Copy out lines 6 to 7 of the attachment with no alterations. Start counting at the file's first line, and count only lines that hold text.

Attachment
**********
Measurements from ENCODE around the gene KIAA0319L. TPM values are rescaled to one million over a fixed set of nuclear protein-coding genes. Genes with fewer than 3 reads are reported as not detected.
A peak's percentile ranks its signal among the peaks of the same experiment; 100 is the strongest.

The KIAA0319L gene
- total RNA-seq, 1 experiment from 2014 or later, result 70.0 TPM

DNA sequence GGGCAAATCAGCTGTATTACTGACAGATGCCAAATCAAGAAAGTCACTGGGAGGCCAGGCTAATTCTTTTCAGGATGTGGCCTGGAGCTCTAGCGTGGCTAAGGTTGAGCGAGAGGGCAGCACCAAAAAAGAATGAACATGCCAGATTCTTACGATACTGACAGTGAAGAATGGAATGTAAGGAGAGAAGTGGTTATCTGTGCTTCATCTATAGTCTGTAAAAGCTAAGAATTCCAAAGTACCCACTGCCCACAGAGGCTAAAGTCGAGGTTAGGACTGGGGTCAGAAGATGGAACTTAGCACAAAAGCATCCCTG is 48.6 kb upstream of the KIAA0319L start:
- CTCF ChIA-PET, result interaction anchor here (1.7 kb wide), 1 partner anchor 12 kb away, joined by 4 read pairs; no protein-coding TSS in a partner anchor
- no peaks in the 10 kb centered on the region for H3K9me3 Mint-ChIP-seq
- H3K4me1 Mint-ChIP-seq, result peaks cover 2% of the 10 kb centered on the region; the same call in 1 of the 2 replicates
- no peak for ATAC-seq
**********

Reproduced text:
- CTCF ChIA-PET, result interaction anchor here (1.7 kb wide), 1 partner anchor 12 kb away, joined by 4 read pairs; no protein-coding TSS in a partner anchor
- no peaks in the 10 kb centered on the region for H3K9me3 Mint-ChIP-seq